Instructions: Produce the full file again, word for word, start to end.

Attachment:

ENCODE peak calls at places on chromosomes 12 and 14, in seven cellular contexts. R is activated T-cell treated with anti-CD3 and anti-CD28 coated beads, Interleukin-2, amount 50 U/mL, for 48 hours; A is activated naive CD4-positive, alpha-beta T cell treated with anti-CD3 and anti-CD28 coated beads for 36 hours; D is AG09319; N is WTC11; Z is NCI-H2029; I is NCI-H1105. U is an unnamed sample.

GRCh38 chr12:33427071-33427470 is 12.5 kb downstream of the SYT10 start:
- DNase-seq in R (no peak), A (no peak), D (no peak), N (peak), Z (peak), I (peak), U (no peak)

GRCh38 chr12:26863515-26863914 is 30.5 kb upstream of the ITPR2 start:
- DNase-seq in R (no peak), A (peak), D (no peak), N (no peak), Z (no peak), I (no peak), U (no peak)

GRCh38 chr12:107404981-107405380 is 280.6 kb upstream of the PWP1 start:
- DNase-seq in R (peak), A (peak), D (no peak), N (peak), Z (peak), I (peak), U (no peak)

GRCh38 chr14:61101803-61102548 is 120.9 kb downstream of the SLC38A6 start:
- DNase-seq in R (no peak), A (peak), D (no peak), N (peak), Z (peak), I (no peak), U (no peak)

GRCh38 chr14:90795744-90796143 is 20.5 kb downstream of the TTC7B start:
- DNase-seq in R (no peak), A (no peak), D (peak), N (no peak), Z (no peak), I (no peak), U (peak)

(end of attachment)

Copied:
ENCODE peak calls at places on chromosomes 12 and 14, in seven cellular contexts. R is activated T-cell treated with anti-CD3 and anti-CD28 coated beads, Interleukin-2, amount 50 U/mL, for 48 hours; A is activated naive CD4-positive, alpha-beta T cell treated with anti-CD3 and anti-CD28 coated beads for 36 hours; D is AG09319; N is WTC11; Z is NCI-H2029; I is NCI-H1105. U is an unnamed sample.

GRCh38 chr12:33427071-33427470 is 12.5 kb downstream of the SYT10 start:
- DNase-seq in R (no peak), A (no peak), D (no peak), N (peak), Z (peak), I (peak), U (no peak)

GRCh38 chr12:26863515-26863914 is 30.5 kb upstream of the ITPR2 start:
- DNase-seq in R (no peak), A (peak), D (no peak), N (no peak), Z (no peak), I (no peak), U (no peak)

GRCh38 chr12:107404981-107405380 is 280.6 kb upstream of the PWP1 start:
- DNase-seq in R (peak), A (peak), D (no peak), N (peak), Z (peak), I (peak), U (no peak)

GRCh38 chr14:61101803-61102548 is 120.9 kb downstream of the SLC38A6 start:
- DNase-seq in R (no peak), A (peak), D (no peak), N (peak), Z (peak), I (no peak), U (no peak)

GRCh38 chr14:90795744-90796143 is 20.5 kb downstream of the TTC7B start:
- DNase-seq in R (no peak), A (no peak), D (peak), N (no peak), Z (no peak), I (no peak), U (peak)